Part of writing a novel is being willing to leap into the blackness. You have very little idea, really, of what's going to happen. You have a broad sense, maybe, but it's this rash leap. – Chang-Rae Lee
Born in Korea on this date in 1965, Lee is a novelist and professor of creative writing at Princeton where he has headed up that program for many years. Lee has used his Korean immigrant experience as a focal point for his award-winning writing. But, while that is his own focus, he stresses with students to be aware of a broad spectrum of writing and writing styles.
“I'll offer them stories from Anton Chekhov to Denis Johnson, from Flannery O'Connor to A.M. Homes. Perhaps investigating all that strange variation of beauty has rubbed off on me … (and) that's why I enjoy teaching literature.” Lee's first novel, Native Speaker, won numerous prizes, including the prestigious Hemingway Foundation/PEN Award. The novel centers around a Korean American industrial spy and explores themes of alienation and betrayal as felt or perpetrated by immigrants and first-generation citizens, something he’s repeated in other works.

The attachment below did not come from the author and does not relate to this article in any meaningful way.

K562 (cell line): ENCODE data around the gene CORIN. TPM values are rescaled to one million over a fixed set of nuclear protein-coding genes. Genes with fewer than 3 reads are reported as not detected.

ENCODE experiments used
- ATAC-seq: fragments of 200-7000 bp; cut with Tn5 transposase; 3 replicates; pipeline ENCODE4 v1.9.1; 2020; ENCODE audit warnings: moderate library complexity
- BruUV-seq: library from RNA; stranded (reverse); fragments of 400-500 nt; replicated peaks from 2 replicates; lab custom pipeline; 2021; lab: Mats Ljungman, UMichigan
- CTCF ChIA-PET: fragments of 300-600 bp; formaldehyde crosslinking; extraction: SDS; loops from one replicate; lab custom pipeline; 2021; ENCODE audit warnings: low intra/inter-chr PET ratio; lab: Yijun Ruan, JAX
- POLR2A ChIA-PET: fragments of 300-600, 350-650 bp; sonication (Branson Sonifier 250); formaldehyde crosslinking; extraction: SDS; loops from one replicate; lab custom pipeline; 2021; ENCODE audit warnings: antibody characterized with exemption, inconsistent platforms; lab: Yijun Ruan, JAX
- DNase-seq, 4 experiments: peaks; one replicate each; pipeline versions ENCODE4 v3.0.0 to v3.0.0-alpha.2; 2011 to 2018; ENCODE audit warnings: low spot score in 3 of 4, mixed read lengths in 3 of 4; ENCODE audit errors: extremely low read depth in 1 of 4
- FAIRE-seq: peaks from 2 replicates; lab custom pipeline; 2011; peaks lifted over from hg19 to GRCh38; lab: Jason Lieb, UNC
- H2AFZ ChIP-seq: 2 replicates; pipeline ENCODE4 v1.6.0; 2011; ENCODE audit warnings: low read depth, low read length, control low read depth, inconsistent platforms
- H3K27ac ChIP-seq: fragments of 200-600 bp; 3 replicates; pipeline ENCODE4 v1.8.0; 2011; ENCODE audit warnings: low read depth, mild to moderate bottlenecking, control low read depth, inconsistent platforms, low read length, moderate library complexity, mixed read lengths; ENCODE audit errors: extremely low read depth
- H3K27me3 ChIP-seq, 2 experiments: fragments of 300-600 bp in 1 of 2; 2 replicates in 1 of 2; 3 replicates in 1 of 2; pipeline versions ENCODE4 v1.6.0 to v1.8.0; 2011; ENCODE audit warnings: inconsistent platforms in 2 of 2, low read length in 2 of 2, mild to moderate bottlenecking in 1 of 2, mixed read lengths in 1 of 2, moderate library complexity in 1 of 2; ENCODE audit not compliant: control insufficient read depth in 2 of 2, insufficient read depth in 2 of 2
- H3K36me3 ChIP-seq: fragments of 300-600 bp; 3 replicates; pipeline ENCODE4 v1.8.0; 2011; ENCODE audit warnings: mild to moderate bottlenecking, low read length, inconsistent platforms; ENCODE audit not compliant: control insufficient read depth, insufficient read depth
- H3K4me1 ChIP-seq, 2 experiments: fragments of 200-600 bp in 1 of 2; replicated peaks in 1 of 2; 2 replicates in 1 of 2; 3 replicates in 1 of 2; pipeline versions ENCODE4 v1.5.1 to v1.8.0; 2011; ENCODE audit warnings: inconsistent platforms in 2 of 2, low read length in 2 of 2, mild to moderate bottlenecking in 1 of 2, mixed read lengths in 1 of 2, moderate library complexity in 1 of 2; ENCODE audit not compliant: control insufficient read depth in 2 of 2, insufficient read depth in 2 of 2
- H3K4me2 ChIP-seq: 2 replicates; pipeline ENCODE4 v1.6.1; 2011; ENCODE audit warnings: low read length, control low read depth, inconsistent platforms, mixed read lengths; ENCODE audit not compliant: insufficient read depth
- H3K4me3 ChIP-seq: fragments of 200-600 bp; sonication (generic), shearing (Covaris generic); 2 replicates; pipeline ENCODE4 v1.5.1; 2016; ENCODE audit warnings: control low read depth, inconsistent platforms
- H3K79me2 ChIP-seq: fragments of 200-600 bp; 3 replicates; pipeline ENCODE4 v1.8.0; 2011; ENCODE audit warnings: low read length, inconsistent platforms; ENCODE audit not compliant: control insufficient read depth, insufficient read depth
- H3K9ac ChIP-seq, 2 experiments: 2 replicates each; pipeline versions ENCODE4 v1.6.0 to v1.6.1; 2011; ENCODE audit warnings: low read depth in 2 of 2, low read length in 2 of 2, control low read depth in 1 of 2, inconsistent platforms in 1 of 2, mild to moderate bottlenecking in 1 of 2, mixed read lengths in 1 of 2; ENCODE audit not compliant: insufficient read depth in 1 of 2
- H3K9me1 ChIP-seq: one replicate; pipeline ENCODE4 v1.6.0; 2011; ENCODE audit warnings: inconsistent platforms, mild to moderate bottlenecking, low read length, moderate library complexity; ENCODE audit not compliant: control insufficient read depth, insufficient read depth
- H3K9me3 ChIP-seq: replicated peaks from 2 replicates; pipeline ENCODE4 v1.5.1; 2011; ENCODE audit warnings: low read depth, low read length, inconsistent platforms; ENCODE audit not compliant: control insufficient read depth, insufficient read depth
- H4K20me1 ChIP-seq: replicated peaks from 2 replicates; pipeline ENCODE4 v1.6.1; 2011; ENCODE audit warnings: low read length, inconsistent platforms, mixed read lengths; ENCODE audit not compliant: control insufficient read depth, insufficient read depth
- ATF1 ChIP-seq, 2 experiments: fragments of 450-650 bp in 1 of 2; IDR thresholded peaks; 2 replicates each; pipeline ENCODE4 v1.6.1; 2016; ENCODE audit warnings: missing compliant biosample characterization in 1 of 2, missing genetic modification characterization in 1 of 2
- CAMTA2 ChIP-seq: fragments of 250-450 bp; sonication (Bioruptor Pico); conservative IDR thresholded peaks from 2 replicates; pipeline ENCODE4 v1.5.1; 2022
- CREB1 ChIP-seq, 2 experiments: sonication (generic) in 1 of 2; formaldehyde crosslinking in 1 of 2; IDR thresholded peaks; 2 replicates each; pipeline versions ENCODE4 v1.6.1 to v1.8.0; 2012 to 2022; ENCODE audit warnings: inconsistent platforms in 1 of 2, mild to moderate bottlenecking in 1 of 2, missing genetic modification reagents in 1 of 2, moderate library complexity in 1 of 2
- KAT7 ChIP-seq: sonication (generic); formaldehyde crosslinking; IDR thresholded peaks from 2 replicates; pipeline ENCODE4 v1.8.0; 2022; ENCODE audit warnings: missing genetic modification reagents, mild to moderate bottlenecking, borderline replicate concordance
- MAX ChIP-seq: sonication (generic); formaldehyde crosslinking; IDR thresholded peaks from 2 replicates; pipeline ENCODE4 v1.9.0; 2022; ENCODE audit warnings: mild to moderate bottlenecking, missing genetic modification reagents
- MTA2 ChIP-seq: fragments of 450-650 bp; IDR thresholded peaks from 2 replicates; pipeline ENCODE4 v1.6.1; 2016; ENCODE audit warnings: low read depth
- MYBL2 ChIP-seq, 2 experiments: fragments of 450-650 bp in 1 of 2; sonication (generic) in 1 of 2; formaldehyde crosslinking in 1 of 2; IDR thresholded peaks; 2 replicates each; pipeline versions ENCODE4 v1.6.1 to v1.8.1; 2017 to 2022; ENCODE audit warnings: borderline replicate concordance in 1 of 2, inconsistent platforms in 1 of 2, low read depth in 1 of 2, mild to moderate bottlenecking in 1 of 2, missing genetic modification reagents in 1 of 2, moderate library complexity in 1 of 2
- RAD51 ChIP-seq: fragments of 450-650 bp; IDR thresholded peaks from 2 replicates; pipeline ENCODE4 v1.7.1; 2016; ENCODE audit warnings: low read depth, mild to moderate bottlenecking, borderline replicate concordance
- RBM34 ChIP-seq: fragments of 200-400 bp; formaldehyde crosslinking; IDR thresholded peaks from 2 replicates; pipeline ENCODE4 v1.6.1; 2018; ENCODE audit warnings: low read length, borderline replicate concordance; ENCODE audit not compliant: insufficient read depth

Often, he said, he isn’t sure where he’s headed when he starts writing, but that’s not a bad thing. As for what's the most challenging aspect of teaching, he said it is convincing younger writers of the importance of reading widely and passionately. “I often think that the prime directive for me as a teacher of writing is akin to that for a physician, which is this: do no harm.”
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